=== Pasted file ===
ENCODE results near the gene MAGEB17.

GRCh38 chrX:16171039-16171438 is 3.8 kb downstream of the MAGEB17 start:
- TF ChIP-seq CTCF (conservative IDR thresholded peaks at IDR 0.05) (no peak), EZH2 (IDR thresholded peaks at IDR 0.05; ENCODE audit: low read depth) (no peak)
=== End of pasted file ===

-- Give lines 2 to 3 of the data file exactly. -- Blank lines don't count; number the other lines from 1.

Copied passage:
GRCh38 chrX:16171039-16171438 is 3.8 kb downstream of the MAGEB17 start:
- TF ChIP-seq CTCF (conservative IDR thresholded peaks at IDR 0.05) (no peak), EZH2 (IDR thresholded peaks at IDR 0.05; ENCODE audit: low read depth) (no peak)